Santa Clara County Court Strike|Enters Day 4 With No End in Sight

     SAN JOSE, Calif. (CN) — Court workers in Silicon Valley extended their strike into a fourth day Monday, saying they are not paid enough to live in a community with such exorbitant housing prices.
     “We’re out here for another day and we will be here for how ever long it takes,” Ingrid Stewart, president of the Superior Court Professional Employees Association, said over the phone. “We are not giving up. Our resolve is getting stronger.”
     The strike began last Wednesday, when 380 clerical and janitorial workers at the Santa Clara County Superior Court refused to show up for work. They say the concessions they gave during the Great Recession have yet to be restored and they’ve gone without a raise for 8 years, during which housing costs have risen by 26 percent.
     “A lot of our workers need to work two, even three jobs just to be able to live here,” Stewart said. “Others drive from 200 miles away just to get to work.”
     The workers are demanding that a second-year cost of living raise be built into their contract, along with the nearly 9 percent increase the court administration has already offered.
     Joseph Macaluso, spokesman for the court administration, said the court simply doesn’t have the money to meet the demand, citing the new funding-allocation formula devised by the state which diverts money away from well-heeled court systems to those with less enhanced revenue systems.
     The Santa Clara court’s revenue has also been hindered by a sharp decline in filings across all its departments, according to the court administration.
     “We are facing an estimated $5 million deficit for this fiscal year,” Macaluso said in an email.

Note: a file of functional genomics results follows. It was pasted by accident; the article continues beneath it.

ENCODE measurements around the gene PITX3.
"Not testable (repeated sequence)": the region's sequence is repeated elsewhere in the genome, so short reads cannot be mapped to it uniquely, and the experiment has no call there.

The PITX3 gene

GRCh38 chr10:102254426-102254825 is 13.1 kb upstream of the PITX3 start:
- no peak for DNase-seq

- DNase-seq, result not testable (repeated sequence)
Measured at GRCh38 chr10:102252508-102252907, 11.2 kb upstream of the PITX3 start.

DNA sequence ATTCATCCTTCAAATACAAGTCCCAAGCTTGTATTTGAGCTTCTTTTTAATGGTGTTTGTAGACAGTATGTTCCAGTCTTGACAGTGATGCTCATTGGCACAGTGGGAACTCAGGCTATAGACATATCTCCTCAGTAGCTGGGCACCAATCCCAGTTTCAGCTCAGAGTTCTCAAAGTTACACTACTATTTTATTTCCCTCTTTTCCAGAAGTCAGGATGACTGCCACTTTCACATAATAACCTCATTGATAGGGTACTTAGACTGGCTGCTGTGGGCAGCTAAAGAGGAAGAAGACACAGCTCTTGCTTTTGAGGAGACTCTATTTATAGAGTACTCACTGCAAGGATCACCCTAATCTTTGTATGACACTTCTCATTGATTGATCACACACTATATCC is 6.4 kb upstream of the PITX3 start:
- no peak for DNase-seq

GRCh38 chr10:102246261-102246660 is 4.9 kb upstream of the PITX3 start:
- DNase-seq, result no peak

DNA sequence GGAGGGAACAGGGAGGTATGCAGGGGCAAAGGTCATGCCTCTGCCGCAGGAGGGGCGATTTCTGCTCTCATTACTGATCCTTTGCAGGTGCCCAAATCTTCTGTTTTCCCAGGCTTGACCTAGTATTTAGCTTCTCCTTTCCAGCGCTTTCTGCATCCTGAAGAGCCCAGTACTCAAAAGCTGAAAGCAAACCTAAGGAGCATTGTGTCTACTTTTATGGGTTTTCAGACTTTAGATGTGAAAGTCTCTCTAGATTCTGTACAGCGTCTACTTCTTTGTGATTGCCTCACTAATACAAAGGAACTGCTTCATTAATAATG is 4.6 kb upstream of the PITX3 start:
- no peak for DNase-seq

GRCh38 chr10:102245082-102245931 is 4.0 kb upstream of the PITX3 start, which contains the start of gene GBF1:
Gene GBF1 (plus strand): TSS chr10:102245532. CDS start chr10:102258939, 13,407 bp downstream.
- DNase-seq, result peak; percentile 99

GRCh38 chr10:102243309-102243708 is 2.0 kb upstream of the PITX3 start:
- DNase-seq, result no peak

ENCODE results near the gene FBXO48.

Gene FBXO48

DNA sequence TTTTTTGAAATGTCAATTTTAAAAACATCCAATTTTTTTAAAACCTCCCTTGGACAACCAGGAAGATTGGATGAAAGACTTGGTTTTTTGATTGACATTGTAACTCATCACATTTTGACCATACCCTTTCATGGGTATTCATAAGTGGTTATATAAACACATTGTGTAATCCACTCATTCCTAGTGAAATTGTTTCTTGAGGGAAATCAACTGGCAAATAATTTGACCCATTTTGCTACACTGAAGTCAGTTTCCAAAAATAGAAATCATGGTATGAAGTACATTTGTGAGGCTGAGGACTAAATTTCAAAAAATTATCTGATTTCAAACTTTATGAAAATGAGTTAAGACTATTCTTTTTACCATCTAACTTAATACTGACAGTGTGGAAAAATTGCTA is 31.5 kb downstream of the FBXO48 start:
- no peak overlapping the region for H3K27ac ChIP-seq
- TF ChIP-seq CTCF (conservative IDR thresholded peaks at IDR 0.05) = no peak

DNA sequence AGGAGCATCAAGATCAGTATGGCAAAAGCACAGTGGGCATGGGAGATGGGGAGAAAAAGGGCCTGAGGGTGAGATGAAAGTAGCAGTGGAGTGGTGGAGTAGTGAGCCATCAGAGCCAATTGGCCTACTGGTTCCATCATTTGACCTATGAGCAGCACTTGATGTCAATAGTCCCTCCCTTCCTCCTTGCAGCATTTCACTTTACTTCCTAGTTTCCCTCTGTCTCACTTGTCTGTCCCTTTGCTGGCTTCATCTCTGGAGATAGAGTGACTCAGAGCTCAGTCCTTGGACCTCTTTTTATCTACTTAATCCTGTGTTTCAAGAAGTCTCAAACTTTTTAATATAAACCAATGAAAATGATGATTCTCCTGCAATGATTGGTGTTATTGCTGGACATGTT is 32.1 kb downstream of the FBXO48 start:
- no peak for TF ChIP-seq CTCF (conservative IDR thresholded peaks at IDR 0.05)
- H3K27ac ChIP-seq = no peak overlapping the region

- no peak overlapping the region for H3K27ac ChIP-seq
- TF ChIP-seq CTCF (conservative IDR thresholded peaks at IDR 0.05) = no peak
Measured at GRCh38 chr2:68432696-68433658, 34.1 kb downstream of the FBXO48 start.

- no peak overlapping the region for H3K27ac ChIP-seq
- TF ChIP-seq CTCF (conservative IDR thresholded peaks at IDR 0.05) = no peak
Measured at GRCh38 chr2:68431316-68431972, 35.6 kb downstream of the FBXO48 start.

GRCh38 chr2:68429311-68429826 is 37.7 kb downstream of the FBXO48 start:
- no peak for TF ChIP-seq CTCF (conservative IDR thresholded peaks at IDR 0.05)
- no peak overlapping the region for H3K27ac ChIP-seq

But Stewart said the picture painted by the administration of the deficit being beyond its control is disingenuous. Instead, the court is in arrears due to its own incompetence and mismanagement, she said, and cited the construction of the Family Court — a new $200 million courthouse built in downtown San Jose.
     The courthouse contains extravagances like Italian marble, leather couches and fancy art work.
     “It’s like the Taj Mahal,” Stewart said, adding that money would be better spent on worker’s wages, particularly the clerks who work directly with the public.
     Macaluso insists the newly minted Family Court will save taxpayers hundreds of millions of dollars and assist citizens with mental health and substance abuse issues.
     “The Family Justice Center is owned by the state of California and its funding has no direct relationship with employee wages,” Macaluso said in a statement. “We are saddened by these efforts to portray the Family Justice Center as a choice between building materials and wages, especially since the court’s last, best, final offer would give a 9.5 percent net wage increase to employees.”
     But Stewart said the court was again being misleading, saying the state could move money around the general fund to pay workers in Santa Clara but lack the political will to do so, instead choosing to improve their facilities.
     As another example of waste is the courthouse in Morgan Hill, 22 miles from downtown San Jose. It was built within the last 10 years and functions as a decorated storage house, Stewart said.
     “They are wasting money left and right,” she said. “All we want is to get back to the table.”
     The court released a statement today encouraging union representatives to enter into mediation.
     “Clearly, there is no path forward that does not include participation by a neutral third party,” the court said.
     Stewart said the workers already tried that more than a year ago, and the mediator told the union to “flex their muscle.” It’s something the workers plan to do until their demands are met, Stewart said.
     In the meantime, the strike means that most of the clerical services typically available at the downtown San Jose courthouse remain shuttered. All divisions are hearing cases on a limited basis and jury selection is continuing in most criminal cases.

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